Why do I enjoy drinking?
Alcohol damps down activity in the central nervous system, promoting relaxation, easing anxiety and reducing inhibitions. It acts as a social lubricant, and as such plays a central role in many cultures. When in the form of beer, wine or spirits, alcohol also tastes very, very nice (at least to most people).
Are there advantages to moderate drinking?
Not really. Some research suggest moderate drinkers live longer than both excessive drinkers and complete abstainers but this probably due to factors other than alcohol intake. The NHS now reckon there's no safe level of drinking - other than not drinking at all. The NHS says you should drink no more than 14 units of alcohol (about 5-6 pints of beer) a week with some days off and no signle session of more than 8 units. (Read about the current guidelines in more detail: Alcohol Guidelines FAQs.)
What are the risks from excessive drinking?
Short-term, a hangover.
Long-term, excessive drinking damages pretty much every organ in the body. The risks of frequently drinking above the safe levels are:
- weight-gain — a pint of beer contains nearly 200 calories (more than a packet of crisps);
- heart problems — reduced efficiency and increased risk of disease;
- nerve damage;
- depression — two-thirds of suicide attempts are alcohol related;
- impotence and infertility — even moderate drinking will reduce sexual performance (though not desire);
- cancer — of the liver, mouth, tongue and throat;
- liver disease — hepatitis and cirrhosis;
- digestive problems — ulcers, gastritis and pancreatitis.
Alcohol is frequently a factor contributing to violence (including a quarter of all murders) and accidents (including half of traffic deaths). One in four male hospital admissions is related to alcohol.
Do I need to stop altogether or just cut down?
Only you know that. Test yourself with the following questions:
- Do you ever drink above the safe limits?
- Do you ever drink to cheer yourself up?
- Do you ever feel as if you can't get through the day without a drink?
- Do you drink every day?
- Is drinking affecting or interfering with your work, relationships or social life?
- Do you think about drinking when you're not doing it?
If you answer "Yes" to any of these you probably need to think about your drinking and be aware of its role in your life. If you answer "Yes" to two or more, try and stop drinking for three days. If you cannot do this, ask yourself honestly whether you might be dependent on drink.
How do I cut down?
Here are six ways to cut down on your drinking:
- Write down each day how much you drink (in units) — seeing it in black and white helps
- If there is a situation in which when you always have a drink — for example, after work — try to cut it out
- When out for the evening, don't drink more than one drink an hour and set yourself a maximum number — say two or three drinks — and stick to it
- Always make your first drink a soft one
- Don't get into rounds
- Say "No" every so often
Try these — if you can't do them, you may be becoming dependent on drink.
Who can help if I'm concerned about my drinking?
Long-term, excessive drinking is a very bad idea. If you're concerned about your drinking you should, if you are able, talk to your partner, friends or GP. Of course, this is far easier said than done. We like alcohol, we joke about it, we use it socially and professionally — but we don't like to acknowledge the problems it causes.
However, it is a biological fact that some people — from all walks of life — will not be able to control their relationship with alcohol. Recognising yourself as one of these people is very hard. We have stereotyped ideas of alcoholics, but no alcoholic ever started in the gutter. If you've tried to cut down on your drinking and can't, you need to think about it seriously. Two million members of Alcoholics Anonymous worldwide already have. You are no more responsible for the fact that you are powerless over alcohol than you are for the colour of your eyes. However, it is your responsibility to do something about it.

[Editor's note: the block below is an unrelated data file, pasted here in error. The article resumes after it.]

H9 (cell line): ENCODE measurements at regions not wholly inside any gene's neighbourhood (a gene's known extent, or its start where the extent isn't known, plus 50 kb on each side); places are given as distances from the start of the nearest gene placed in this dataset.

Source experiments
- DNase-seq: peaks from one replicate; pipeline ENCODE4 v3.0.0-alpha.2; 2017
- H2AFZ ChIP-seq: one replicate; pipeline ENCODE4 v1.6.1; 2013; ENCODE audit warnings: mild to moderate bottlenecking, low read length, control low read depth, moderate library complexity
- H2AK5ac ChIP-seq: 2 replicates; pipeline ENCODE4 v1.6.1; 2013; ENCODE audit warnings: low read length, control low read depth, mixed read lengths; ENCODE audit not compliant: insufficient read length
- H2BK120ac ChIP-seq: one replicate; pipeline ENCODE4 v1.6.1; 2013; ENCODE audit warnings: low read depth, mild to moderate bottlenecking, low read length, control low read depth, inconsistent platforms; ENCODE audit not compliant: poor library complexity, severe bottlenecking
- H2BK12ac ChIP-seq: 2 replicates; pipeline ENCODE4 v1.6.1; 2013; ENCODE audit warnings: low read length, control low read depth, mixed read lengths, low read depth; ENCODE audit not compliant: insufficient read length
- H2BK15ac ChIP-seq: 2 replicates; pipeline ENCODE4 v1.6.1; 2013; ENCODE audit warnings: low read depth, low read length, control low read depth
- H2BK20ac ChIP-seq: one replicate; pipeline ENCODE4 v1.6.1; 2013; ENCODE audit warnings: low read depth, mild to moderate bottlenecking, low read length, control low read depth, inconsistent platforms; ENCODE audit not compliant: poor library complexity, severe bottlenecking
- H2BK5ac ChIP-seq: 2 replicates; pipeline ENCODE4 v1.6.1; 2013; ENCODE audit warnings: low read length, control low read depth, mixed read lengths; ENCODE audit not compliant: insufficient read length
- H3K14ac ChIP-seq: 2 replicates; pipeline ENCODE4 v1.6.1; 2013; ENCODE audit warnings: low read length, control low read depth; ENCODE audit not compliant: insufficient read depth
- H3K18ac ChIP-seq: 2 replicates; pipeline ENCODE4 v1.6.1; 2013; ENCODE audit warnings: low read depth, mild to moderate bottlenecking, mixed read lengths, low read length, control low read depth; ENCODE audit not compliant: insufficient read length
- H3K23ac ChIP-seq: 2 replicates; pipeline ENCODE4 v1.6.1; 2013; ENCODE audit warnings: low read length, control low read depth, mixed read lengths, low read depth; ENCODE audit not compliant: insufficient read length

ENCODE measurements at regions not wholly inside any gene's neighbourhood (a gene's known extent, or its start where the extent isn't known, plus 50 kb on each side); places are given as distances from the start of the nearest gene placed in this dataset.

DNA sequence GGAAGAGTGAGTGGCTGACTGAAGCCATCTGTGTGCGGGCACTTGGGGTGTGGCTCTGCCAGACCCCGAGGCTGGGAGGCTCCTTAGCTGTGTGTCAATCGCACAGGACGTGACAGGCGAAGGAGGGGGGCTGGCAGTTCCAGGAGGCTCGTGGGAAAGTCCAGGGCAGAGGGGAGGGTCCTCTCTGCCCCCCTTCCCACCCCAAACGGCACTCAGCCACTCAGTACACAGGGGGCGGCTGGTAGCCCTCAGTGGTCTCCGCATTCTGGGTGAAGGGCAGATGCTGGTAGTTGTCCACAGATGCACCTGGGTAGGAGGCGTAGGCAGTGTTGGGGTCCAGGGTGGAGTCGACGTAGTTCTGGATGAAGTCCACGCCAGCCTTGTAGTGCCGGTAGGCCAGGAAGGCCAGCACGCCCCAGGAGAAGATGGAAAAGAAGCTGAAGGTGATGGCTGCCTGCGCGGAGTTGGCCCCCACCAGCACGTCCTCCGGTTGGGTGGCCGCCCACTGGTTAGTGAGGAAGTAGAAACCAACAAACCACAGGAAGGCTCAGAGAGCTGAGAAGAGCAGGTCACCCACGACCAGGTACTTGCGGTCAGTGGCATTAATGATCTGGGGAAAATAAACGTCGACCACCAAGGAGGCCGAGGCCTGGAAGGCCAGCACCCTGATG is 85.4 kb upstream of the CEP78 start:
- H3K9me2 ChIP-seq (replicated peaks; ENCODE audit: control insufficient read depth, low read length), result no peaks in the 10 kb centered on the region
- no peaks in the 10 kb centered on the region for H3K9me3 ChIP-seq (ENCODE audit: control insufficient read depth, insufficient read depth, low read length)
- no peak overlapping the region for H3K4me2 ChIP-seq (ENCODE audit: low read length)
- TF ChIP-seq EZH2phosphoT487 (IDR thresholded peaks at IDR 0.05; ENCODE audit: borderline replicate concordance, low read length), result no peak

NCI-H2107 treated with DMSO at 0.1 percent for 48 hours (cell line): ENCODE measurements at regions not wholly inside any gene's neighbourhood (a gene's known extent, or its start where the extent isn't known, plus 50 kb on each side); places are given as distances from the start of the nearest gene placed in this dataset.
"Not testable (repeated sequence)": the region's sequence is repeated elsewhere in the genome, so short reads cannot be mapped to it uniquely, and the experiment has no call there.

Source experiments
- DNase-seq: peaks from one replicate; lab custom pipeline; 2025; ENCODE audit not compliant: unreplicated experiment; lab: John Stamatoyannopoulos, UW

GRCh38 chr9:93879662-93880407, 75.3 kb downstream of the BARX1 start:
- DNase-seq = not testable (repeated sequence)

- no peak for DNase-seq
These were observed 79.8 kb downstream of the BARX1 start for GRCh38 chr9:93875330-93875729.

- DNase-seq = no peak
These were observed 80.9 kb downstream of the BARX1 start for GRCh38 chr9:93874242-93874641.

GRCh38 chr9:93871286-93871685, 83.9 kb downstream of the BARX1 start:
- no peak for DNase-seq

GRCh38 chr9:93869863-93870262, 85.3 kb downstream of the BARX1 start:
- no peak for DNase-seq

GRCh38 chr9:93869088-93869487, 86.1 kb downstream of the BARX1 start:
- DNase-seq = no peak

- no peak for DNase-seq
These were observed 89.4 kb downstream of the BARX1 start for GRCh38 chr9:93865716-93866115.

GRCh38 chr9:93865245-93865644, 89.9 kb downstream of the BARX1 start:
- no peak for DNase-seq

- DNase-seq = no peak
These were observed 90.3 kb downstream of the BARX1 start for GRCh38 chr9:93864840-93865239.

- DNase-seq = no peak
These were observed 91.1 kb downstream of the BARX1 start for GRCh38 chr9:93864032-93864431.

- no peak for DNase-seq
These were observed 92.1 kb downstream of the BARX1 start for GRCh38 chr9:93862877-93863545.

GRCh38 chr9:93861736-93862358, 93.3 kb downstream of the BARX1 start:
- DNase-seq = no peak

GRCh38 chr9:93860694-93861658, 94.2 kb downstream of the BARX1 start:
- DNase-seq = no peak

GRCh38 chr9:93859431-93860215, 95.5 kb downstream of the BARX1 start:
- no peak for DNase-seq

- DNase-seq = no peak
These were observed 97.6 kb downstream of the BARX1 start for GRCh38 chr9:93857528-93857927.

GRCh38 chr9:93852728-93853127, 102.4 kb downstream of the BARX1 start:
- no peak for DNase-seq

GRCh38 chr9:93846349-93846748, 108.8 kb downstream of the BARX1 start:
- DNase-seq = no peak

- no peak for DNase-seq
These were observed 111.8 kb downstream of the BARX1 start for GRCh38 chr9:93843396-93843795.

Where can I find out more?
- More from the NHS on alcohol
- Drinkline is the national alcohol helpline. If you're worried about your own or someone else's drinking, call free in complete confidence: 0300 123 1110 (weekdays 9am – 8pm, weekends 11am – 4pm).
- Alcoholics Anonymous (AA) is a free self-help group.
- There are more links to organisations that can help on the Drinkaware website.
We don't currently post comments online but are always keen to hear your feedback.
Date of last review 19/11/20
Date of next review 19/11/23
It’s tough for men to ask for help but if you don’t ask when you need it, things generally only get worse. So we’re asking.
In the UK, one man in five dies before the age of 65. If we had health policies and services that better reflected the needs of the whole population, it might not be like that. But it is. Policies and services and indeed men have been like this for a long time and they don’t change overnight just because we want them to.
It’s true that the UK’s men don’t have it bad compared to some other groups. We’re not asking you to ‘feel sorry’ for men or put them first. We’re talking here about something more complicated, something that falls outside the traditional charity fund-raising model of ‘doing something for those less fortunate than ourselves’. That model raises money but it seldom changes much. We’re talking about changing the way we look at the world. There is nothing inevitable about premature male death. Services accessible to all, a population better informed. These would benefit everyone - rich and poor, young and old, male and female - and that’s what we’re campaigning for.
We’re not asking you to look at images of pity, we’re just asking you to look around at the society you live in, at the men you know and at the families with sons, fathers and grandads missing.
Here’s our fund-raising page - please chip in if you can.